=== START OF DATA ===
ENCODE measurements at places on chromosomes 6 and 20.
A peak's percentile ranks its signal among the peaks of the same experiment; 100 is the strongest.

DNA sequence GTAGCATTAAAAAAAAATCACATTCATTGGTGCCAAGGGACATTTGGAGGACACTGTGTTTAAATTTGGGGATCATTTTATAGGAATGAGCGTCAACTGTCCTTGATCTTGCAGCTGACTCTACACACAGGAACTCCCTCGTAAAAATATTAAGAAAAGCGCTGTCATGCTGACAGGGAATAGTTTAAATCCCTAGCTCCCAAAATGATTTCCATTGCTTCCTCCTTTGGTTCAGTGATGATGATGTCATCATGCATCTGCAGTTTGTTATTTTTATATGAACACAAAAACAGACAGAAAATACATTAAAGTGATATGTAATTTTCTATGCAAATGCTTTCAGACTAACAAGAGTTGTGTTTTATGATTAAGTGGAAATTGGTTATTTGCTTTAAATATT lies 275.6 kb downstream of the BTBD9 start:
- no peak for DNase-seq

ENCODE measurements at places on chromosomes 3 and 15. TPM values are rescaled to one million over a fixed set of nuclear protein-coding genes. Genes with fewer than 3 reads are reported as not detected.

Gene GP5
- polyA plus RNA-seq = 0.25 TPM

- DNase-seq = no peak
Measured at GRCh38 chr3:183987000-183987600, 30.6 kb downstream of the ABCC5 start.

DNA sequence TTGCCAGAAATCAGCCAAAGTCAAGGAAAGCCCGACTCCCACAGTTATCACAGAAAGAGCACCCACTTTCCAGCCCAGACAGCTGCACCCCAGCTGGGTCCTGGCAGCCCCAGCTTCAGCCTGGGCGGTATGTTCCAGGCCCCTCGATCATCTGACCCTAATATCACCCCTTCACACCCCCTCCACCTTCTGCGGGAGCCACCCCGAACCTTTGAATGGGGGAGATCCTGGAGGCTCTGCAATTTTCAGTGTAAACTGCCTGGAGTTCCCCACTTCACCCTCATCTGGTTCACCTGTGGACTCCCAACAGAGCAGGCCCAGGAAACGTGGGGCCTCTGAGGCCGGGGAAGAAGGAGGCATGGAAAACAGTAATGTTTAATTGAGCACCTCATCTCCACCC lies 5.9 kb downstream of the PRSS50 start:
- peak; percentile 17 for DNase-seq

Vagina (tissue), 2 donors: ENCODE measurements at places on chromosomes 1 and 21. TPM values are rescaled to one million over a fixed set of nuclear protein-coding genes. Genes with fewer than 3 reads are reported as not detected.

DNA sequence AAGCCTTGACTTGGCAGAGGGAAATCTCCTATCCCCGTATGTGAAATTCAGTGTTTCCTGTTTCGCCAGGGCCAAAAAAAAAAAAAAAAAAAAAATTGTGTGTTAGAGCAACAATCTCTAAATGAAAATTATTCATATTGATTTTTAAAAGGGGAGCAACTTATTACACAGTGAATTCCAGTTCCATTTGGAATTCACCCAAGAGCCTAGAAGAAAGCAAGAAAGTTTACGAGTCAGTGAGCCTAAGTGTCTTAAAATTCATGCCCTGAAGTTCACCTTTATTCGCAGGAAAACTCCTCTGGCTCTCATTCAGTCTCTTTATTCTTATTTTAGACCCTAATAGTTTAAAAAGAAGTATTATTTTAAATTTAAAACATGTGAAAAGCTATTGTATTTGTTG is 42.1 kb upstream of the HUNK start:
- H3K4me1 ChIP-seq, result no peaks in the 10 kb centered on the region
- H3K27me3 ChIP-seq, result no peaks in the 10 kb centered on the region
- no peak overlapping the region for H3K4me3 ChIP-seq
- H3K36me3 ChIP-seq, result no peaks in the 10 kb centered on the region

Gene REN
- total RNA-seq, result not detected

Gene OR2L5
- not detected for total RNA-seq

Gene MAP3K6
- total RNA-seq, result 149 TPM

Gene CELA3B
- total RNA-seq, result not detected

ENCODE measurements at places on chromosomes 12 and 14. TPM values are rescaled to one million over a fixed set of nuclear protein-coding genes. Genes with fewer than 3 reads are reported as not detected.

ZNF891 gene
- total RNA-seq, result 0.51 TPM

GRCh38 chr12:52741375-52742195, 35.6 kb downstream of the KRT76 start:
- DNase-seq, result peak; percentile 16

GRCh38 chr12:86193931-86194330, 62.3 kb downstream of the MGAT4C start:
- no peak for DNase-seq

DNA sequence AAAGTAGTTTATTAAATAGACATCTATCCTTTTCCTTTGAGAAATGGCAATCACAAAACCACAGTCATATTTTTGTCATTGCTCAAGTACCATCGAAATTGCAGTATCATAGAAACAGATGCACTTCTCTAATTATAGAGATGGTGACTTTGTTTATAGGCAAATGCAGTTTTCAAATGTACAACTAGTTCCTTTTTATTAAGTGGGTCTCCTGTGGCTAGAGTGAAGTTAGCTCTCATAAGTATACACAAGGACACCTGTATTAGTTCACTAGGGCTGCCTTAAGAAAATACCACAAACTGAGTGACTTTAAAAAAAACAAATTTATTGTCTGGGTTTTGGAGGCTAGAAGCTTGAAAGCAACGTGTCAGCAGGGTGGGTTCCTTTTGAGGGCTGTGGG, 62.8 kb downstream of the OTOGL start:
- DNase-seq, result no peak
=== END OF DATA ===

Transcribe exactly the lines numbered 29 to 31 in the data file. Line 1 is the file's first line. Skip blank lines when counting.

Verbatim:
GRCh38 chr12:52741375-52742195, 35.6 kb downstream of the KRT76 start:
- DNase-seq, result peak; percentile 16

GRCh38 chr12:86193931-86194330, 62.3 kb downstream of the MGAT4C start: